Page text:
Sunday, 8 June 2014

Learning Model of Addiction - Applied to Smoking

  Initiation    Maintenance    Relapse

According to this model, smoking is initiated through classical conditioning.
 An individual may have grown up in a family of smokers and seen how they respond to smoking; the craving and satisfaction. They may therefore be conditioned to respond to a cigarette in the same way, through associating it with pleasure, thus making them more likely to start smoking.
  According to the Social Learning Theory, smoking is initiated through 'vicarious reinforcement'. The person may have observed significant role models and seen how they respond to the pleasures of smoking, which may cause them to imitate the behaviour and therefore start smoking.
  Peer pressure might also influence someone to start smoking.
 Colleagues and friends might encourage a person to smoke, and wont stop until they finally do. Taking up smoking allows and individual to access a social network, which reduces the teasing they may have experienced when refusing a cigarette, therefore making them much happier.
  Bandura also proposed that observing a role model experiencing the pleasures of smoking may be enough for an adolescent to take up the habit.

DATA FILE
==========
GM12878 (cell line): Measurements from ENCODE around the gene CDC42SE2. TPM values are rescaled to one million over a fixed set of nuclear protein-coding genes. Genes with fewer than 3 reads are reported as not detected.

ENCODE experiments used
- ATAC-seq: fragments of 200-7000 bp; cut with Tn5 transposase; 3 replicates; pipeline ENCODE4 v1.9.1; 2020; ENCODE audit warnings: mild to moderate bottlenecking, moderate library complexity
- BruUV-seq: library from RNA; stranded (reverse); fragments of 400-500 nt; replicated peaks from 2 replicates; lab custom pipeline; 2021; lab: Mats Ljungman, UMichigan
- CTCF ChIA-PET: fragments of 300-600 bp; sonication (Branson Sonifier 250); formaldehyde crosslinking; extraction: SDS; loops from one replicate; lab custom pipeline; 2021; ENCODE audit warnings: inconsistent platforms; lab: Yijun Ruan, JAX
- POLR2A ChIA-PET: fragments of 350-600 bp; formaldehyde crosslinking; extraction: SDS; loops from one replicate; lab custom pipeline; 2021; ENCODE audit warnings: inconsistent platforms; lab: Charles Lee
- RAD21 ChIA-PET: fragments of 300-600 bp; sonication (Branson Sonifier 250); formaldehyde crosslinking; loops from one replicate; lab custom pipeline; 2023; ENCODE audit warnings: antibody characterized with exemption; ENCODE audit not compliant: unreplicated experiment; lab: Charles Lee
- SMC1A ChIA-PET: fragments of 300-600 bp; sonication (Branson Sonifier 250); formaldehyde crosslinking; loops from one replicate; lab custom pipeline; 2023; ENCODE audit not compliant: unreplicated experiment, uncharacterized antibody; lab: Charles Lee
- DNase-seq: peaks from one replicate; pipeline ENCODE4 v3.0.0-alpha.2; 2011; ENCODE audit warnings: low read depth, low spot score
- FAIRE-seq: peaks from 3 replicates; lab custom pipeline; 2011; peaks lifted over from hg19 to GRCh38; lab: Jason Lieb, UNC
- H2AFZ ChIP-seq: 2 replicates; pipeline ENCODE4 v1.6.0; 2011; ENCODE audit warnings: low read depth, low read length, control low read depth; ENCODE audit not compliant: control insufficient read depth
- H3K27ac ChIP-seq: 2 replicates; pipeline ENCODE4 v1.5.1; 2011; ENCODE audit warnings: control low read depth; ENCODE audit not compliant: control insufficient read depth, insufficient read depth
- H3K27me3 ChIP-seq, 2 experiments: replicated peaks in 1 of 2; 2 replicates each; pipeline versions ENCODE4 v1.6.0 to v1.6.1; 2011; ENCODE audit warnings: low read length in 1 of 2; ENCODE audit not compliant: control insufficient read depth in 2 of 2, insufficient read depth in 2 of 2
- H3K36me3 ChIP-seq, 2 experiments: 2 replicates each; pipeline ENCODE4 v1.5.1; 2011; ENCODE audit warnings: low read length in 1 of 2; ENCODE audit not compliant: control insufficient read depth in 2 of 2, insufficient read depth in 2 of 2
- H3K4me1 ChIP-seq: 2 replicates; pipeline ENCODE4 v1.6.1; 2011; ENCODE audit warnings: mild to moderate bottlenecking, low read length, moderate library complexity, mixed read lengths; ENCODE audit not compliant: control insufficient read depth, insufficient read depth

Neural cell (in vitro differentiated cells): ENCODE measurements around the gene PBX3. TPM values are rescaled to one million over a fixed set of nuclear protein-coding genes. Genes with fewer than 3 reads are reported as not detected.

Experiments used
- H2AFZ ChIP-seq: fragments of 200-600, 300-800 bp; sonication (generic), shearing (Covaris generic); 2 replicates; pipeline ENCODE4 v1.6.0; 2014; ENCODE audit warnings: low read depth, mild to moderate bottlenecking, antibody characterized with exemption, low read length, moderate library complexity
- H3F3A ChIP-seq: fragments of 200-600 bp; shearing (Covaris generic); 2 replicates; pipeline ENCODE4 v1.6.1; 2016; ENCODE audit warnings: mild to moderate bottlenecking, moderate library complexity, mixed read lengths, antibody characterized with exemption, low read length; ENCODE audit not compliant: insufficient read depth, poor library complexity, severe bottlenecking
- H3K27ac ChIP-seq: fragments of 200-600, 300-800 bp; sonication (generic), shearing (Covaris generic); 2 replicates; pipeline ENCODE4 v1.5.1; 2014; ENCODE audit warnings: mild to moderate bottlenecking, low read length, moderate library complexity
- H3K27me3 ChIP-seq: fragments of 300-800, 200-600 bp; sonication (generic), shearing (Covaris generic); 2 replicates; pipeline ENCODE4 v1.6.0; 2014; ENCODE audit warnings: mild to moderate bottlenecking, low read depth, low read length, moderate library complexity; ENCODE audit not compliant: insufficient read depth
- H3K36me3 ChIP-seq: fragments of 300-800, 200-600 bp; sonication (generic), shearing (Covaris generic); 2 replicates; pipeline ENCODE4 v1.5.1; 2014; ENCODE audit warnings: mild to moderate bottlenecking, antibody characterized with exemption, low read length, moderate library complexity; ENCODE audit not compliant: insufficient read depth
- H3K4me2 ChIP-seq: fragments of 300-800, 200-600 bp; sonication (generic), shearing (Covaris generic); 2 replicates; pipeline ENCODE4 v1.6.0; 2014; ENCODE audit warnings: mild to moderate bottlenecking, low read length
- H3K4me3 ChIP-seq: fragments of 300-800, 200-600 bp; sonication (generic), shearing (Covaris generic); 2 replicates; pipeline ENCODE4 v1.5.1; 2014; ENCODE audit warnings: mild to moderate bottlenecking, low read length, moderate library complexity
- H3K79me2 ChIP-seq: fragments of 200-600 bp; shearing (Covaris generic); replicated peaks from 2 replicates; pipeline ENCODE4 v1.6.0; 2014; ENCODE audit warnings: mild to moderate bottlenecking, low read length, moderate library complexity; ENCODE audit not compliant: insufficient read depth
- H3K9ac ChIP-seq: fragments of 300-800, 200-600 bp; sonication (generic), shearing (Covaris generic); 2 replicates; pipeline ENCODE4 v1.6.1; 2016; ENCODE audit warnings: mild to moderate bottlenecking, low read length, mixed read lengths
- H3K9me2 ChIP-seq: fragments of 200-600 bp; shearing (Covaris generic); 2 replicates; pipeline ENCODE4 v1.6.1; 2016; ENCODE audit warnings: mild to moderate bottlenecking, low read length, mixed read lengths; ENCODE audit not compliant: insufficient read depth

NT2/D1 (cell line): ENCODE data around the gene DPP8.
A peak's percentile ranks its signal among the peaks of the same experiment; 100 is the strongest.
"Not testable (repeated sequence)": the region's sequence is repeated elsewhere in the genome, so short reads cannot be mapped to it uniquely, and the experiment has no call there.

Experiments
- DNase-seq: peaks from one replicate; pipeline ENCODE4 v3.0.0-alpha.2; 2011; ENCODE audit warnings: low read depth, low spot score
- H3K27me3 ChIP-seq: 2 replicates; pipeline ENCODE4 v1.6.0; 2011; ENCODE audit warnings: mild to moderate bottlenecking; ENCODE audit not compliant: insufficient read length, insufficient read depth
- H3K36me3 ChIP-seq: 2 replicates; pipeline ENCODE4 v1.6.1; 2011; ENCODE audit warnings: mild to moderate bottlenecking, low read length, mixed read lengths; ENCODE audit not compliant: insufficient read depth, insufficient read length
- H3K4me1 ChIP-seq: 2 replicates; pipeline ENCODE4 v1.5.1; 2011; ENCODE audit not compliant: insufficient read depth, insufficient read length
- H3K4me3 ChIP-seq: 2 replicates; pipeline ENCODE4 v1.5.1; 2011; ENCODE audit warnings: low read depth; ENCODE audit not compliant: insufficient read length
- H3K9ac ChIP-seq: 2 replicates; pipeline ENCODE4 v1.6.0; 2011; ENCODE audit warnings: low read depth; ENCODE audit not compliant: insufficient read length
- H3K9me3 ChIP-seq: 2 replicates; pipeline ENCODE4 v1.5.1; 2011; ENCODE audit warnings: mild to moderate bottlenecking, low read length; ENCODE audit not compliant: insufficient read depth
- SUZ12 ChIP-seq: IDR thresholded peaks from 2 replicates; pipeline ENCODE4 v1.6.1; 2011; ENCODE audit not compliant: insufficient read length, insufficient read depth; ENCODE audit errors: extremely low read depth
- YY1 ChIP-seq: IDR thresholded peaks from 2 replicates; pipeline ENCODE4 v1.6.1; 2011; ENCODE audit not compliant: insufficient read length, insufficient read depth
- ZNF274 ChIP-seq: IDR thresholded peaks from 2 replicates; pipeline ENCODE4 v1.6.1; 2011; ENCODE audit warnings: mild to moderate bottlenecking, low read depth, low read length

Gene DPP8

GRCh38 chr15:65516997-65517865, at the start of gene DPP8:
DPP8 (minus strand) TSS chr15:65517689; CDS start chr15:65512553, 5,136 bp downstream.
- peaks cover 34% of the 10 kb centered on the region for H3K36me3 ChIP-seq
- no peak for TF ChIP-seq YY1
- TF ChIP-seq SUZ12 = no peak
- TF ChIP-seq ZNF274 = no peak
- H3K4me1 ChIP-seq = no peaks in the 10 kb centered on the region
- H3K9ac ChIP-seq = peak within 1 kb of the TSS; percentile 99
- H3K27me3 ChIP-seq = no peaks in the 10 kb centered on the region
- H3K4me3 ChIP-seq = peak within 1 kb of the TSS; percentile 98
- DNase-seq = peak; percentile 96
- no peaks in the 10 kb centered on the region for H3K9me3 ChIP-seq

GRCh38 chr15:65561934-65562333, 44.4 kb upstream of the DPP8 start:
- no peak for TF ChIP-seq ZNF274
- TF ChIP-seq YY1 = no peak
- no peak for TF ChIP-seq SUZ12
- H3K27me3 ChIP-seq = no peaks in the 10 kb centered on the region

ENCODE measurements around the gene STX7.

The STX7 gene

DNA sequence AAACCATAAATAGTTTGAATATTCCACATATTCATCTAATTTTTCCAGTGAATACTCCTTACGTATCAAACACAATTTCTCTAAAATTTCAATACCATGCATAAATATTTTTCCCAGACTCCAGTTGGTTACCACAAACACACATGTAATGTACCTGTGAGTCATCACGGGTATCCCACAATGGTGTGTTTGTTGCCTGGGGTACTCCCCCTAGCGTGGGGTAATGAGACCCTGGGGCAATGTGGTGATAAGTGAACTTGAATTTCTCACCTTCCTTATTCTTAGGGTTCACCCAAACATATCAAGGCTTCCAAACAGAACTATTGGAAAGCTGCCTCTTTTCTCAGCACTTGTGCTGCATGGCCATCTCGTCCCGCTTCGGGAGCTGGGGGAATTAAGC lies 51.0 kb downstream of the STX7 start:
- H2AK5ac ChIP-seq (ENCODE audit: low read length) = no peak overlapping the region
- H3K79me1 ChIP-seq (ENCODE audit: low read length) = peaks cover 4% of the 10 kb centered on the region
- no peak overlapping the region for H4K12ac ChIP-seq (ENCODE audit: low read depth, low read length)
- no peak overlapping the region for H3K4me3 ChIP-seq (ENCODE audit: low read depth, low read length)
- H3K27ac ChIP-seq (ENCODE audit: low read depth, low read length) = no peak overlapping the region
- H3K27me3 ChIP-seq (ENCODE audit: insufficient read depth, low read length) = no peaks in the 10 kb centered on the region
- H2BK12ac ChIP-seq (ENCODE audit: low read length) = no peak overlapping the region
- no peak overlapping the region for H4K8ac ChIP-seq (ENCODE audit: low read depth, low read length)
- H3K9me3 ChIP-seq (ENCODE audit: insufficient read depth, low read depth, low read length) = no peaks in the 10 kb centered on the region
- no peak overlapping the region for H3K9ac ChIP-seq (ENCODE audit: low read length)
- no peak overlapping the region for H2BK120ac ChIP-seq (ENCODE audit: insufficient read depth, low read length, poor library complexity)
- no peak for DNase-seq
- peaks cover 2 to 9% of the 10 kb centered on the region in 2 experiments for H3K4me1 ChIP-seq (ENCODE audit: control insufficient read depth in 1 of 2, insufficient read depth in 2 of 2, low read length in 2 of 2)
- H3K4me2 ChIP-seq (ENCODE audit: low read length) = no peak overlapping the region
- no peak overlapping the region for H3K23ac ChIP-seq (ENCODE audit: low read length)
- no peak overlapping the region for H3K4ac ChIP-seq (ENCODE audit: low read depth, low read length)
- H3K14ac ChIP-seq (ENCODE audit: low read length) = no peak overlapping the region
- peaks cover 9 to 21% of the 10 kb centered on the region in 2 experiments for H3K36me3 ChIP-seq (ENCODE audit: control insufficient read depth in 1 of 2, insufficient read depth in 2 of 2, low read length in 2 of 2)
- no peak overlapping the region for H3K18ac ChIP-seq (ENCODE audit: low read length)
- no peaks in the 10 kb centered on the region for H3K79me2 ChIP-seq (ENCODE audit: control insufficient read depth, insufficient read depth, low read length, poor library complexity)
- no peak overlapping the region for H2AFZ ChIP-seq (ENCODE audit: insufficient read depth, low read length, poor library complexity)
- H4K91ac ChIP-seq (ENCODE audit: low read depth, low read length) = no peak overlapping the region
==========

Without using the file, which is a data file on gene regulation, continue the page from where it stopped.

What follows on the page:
This idea has been supported by research from the NIDA, who completed a survey and showed that 90% of American smokers started as adolescents, and  this was mainly due to the observation and imitation of peers. This therefore supports the basic predictions of the social learning theory.
 Further supporting research comes from Winnett et al, who found that role models with higher social status are more likely to influence the observer's behaviour.
 Bryner also found that media images of smoking created a perception of it being attractive and 'ard, again supporting the role of the Social Learning Theory on the initiation of smoking.

  The maintenance of smoking can also be explained in terms of classical conditioning.

 The 'cue reactivity theory' suggests that addicts react to cues which make them want to smoke a cigarette, including lighters, matches, ashtrays and cigarette packets. 
 The pressure that people feel to take up and carry on smoking remains dominant throughout their smoking life; the people they mix with are often themselves smokers, which makes giving up even more difficult.
  In support of this, Ogden found a relationship between peer group identity and tobacco use in the USA, suggesting it is an important factor in the maintenance of smoking.

  The 'cue reactivity theory' is also important in the relapse of smoking behaviour.
 The pressures to return to the addictive behaviour are around smokers everyday. It may be that just seeing someone smoking a cigarette or even hearing the spark of a lighter to be enough to bring back familiar cravings for a cigarette. 

  In support of this, Shiffman gave a questionnaire to ex-smokers who had relapsed. It was reported that smokers were more likely to relapse if they were in the presence of other smokers or if cigarettes were readily available, supporting the basic predictions of the cue reactivity theory in relation to the relapse of smoking addiction.

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